Authorities say Boston bomb suspects planned New York City attack

NEW YORK (AP) - The Boston Marathon bombers were headed for New York's Times Square to blow up the rest of their explosives, authorities said, in what they portrayed as a chilling, spur-of-the-moment scheme that fell apart when the brothers realized the car they had hijacked was low on gas.

New York City Police Commissioner Raymond Kelly said Dzhokhar Tsarnaev told interrogators from his hospital bed that he and his older brother had decided spontaneously last week to drive to New York and launch an attack. In their stolen sport utility vehicle they had five pipe bombs and a pressure-cooker explosive like the ones that blew up at the marathon, Kelly said.

"New York City was next on their list of targets," Mayor Michael Bloomberg said.

The plan fell apart when the Tsarnaev brothers got into a shootout just outside Boston that left Tamerlan Tsarnaev dead, Kelly said.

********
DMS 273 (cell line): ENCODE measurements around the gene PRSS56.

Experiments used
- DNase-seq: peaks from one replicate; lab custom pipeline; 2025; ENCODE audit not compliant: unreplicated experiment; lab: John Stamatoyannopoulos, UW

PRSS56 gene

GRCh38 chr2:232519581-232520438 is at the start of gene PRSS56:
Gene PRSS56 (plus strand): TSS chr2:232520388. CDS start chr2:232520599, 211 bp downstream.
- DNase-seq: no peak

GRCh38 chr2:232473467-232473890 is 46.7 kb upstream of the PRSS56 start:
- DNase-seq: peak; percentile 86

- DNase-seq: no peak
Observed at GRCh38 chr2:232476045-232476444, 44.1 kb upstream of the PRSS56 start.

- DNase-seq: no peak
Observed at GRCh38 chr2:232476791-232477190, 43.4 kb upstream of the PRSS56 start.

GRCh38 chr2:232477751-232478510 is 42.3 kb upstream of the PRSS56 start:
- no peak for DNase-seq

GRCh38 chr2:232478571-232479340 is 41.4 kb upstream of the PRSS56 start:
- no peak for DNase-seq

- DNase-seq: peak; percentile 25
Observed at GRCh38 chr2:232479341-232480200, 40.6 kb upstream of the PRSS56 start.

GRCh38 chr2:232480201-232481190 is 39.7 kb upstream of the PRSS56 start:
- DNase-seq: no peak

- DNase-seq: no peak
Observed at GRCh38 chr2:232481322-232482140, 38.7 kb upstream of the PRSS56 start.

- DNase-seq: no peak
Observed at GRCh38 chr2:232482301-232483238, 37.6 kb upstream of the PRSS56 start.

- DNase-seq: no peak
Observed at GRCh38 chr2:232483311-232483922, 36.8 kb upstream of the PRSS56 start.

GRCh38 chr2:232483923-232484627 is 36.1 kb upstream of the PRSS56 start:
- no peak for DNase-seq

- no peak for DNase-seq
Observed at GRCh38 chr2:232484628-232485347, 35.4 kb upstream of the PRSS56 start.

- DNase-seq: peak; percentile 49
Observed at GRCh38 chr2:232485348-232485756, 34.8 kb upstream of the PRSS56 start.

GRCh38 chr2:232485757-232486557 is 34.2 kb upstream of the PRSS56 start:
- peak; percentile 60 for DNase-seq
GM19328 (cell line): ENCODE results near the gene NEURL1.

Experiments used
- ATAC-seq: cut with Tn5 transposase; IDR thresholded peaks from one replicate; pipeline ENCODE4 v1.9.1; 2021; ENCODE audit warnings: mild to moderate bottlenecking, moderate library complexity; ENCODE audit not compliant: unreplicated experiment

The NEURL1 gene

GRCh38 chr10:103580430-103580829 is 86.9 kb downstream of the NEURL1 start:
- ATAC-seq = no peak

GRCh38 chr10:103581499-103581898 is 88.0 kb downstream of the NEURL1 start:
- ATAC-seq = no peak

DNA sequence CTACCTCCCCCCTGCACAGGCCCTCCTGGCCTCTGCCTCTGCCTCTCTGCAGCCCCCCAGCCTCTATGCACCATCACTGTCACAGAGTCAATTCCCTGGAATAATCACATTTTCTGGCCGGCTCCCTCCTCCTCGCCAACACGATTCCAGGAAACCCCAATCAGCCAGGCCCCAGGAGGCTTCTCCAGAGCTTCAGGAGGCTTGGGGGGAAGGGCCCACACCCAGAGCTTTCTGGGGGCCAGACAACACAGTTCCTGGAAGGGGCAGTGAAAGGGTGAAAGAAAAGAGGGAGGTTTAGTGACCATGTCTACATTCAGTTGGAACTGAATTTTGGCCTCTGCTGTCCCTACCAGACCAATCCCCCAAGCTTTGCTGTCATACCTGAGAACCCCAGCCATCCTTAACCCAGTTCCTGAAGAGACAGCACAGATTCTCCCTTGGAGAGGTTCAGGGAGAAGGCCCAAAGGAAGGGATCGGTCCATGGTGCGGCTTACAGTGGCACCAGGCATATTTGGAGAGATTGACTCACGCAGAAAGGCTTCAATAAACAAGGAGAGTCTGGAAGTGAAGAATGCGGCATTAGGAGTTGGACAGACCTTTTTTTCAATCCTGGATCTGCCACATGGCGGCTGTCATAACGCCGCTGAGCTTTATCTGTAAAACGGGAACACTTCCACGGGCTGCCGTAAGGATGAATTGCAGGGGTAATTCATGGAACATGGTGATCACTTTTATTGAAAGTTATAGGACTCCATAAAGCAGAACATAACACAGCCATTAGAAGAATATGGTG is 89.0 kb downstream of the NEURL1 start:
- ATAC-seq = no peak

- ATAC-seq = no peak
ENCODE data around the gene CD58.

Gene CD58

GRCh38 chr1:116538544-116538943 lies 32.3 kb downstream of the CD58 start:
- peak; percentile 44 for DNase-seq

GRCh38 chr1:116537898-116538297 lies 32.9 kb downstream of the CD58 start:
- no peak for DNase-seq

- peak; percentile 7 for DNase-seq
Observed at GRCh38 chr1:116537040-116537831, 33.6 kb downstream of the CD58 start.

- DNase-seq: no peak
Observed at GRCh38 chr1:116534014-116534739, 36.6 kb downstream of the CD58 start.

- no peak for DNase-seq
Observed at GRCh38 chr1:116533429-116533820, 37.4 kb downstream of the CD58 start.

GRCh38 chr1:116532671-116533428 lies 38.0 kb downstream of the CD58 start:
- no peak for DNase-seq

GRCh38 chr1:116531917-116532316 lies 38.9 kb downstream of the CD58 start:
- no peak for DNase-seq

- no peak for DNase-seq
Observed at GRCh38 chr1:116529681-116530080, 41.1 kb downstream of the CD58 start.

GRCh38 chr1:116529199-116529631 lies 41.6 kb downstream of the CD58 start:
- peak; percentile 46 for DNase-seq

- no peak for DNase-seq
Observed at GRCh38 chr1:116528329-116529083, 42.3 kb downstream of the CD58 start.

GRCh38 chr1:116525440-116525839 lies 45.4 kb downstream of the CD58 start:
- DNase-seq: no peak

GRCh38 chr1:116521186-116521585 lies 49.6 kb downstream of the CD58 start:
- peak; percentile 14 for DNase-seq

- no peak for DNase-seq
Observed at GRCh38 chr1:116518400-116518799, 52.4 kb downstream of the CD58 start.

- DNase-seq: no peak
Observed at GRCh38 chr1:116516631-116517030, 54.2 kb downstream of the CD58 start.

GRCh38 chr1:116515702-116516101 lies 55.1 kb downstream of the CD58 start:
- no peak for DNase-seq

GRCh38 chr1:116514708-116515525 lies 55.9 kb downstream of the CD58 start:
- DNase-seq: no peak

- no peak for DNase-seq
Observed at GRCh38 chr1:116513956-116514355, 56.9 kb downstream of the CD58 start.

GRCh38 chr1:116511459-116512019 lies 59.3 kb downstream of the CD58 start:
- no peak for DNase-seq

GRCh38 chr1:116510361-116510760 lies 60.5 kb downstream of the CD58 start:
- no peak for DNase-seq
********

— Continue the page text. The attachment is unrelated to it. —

"We don't know if we would have been able to stop the terrorists had they arrived here from Boston," New York City Mayor Michael Bloomberg said. "We're just thankful that we didn't have to find out that answer."

Dzhokhar, 19, is charged with carrying out the Boston Marathon bombing that killed three people and wounded more than 260, and he could get the death penalty. He has been moved from a Boston hospital to a federal medical center about 40 miles (65 kilometers) west of the city, the U.S. Marshals Service said Friday.

Christina DiIorio-Sterling, a spokeswoman for U.S. Attorney Carmen Ortiz in Boston, would not comment on whether authorities plan to add charges based on alleged plan to attack New York.